As my dedicated fans will know, my next book in the Miranda Chase series is titled White Top (coming 6/22).
“White Top” is a common phrase to describe the helicopters used to transport the President, also called Marine One. It is properly only called Marine One when the President is aboard, Marine Two for the Vice President. Very few others ever get to fly in a White Top: mostly visiting heads of state and the Commandant of the Marine Corps (the Pope did too). It is the world’s ultimate executive transport helicopter.
Because of their unique mandate, there are many strange and fun oddities about these helicopters and this Marine Corps squadron. I thought I’d share a few.
The group responsible for flying the White Top aircraft is Marine Corps Squadron HMX-1 (think Helicopter Marine Experimental 1st Squadron and you’ve got it–though the experimental part has been moved to VMX-1, except for the replacement Marine One helo). They were originally stood up (formed) in 1947 shortly after the Commandant of the Corps witnessed an atomic bomb test at Bikini Atoll. He knew he needed a better/faster way to get his Marines to the beach than long rides in landing craft and HMX-1 was created to study that need.
Jump ahead a decade to 1957 and President Eisenhower was on vacation in Newport, Rhode Island when the Arkansas governor mobilized the Arkansas National Guard to keep black students out of white schools. Eisenhower mobilized the 101st Airborne to confront the NG and guard the students of the Little Rock Nine (this and this will get you started on this awful slice of history). The President needed to get back to DC fast. Parked nearby in case of emergency was an HMX-1 helicopter. It delivered the President to Air Force One in record time and set a precedent with the first-ever Presidential “lift.”
Over the years, several other outfits (Air Force and Army) tried to take over Presidential transport, but in the end, it’s all the Marines.
With 700 members, HMX-1 is the largest Marine Corps air squadron of them all. It is split into two sections: green side and white side.
Green SideGreen side mostly flies the MV-22 Osprey tiltrotor. The press gaggle following Marine One? They fly green side. Most of the luggage and merely VIP folks, they travel green side. Only VVIPs travel white side. An article on a couple of the other DC-VIP outfits can be found here.
Transporting the VVIPs of the American government is a very different proposition. Even though the white side helos fly for the same squadron from side-by-side hangars, white side technicians can’t just go over to the green side hangar at Quantico, Virginia to borrow a part or tool. Everyone working in the white side has an extremely high security clearance that can take a year or more to obtain (Marines will often “cool their heels” working green side while waiting for their white side clearance.) Every part must be fully vetted.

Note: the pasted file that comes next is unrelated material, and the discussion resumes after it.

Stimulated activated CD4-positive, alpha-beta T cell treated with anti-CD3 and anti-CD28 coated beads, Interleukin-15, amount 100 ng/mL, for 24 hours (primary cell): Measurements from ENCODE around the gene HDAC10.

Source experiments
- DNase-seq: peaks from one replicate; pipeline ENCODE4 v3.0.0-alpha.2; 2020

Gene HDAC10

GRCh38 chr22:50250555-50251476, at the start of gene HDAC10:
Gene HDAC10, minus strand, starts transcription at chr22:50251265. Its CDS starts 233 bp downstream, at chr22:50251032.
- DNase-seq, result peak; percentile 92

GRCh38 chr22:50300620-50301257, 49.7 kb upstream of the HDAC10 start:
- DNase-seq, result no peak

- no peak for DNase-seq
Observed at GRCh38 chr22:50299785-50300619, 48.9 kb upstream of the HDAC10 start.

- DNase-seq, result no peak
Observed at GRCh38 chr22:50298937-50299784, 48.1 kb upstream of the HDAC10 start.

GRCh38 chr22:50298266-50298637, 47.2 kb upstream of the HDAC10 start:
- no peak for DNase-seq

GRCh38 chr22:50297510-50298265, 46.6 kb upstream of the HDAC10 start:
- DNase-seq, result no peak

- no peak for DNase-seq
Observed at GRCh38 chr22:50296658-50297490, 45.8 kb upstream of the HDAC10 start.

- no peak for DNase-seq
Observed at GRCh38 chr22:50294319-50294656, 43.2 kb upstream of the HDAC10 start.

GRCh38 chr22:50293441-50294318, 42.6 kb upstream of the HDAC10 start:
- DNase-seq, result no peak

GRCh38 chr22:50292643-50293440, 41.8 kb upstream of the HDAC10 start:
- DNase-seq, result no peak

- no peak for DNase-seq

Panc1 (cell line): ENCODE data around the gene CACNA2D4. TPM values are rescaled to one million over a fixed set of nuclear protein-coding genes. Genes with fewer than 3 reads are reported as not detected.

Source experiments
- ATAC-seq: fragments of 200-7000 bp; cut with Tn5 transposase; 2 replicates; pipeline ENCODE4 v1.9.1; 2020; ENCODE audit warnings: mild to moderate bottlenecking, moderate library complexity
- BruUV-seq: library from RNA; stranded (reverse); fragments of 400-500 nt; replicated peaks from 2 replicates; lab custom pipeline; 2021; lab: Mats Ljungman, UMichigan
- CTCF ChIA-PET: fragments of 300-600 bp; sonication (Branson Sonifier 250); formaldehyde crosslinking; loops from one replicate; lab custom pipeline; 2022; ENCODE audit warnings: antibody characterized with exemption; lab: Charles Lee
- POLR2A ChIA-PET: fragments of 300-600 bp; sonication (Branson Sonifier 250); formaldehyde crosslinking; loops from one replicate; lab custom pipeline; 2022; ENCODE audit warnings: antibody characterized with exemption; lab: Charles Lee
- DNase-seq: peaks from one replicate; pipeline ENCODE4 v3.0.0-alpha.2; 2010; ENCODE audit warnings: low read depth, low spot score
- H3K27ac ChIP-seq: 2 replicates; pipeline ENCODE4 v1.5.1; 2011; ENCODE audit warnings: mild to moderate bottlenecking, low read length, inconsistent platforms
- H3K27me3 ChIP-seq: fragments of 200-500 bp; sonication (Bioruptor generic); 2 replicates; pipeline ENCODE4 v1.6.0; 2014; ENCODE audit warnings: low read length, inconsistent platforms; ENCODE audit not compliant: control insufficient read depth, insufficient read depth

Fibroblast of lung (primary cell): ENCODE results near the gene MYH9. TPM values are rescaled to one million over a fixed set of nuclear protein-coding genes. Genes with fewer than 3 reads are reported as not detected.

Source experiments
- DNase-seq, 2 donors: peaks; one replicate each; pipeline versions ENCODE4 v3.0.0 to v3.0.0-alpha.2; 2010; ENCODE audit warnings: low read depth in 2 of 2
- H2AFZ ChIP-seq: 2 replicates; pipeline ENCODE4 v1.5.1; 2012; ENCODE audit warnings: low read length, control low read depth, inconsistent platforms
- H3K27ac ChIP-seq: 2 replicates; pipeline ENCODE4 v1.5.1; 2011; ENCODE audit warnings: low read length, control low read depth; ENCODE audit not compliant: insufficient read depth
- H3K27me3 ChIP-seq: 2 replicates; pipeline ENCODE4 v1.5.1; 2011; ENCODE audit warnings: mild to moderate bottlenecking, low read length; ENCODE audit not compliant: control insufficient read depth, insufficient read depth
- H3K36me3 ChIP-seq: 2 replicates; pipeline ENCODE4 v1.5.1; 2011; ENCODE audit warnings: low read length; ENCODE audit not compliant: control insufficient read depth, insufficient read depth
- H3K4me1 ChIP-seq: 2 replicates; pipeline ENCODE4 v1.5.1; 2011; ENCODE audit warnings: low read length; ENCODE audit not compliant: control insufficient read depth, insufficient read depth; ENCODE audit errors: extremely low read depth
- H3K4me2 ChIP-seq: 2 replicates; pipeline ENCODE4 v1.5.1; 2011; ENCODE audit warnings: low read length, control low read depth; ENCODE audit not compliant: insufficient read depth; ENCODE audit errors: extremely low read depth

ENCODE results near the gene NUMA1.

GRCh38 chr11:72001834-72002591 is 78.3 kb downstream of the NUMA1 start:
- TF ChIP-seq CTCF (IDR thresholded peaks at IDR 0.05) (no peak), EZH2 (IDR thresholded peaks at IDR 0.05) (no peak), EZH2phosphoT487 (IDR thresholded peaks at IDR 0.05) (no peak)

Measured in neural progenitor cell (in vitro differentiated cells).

These helicopters, that initially got their White Top paint job when it was thought that would keep the helos cooler while sitting in the sun (it didn’t particularly but the paint job stuck), go through rigors that no other bird does. Here are a few:
- Before any VVIP transport, they’ll take a half-hour flight to make sure everything is in working condition.
- Every part is replaced at 1/2 of its rated lifespan.
- Depot service (major overhauls) are also performed at one-half of the rated hours. While getting that service, they are upgraded to the very latest tech approved by the White House Military Office for the VVIP transports.
- The President never travels without a flight of HMX-1 helos nearby–anywhere in the world. The President is the only global executive who does this. Helos are prestaged at every planned stop the President is going to visit. (Even when they aren’t planned to be used, they’re nearby in case of emergency.)
- These traveling birds will typically fly direct within the US or Canada, or be carried on C-5 and C-17 military transports along with the motorcade to anywhere else.
- Their rotors have a brake so that the blades can be stopped while the engine is running at ready-idle. Almost all other helicopters, this is a direct connection, so if the engine is spinning, the blade is spinning.
HMX-1 is in the process of retiring their present fleet. The VH-3D Sea Kings (the ones in all the White House lawn photos), and the VH-60N White Hawk variation of the Sikorsky Black Hawk (mostly flown overseas) are going away. As these were on-boarded in the late 1970s and 1988 respectively, it’s about time.
After a massively ugly bidding process that caused years of delay, and a four-year acceptance testing cycle, we should start seeing the VH-92A Superhawks taking over the role this year (2021). Which made them a prime target for my latest novel, White Top. (Hint: the first lift missions of the Superhawk don’t end very well.)
Perhaps the single most unique aspect of HMX-1 is their perfect record. They have never had a crash in their seventy-four year history.
Well, except perhaps in a couple of my books: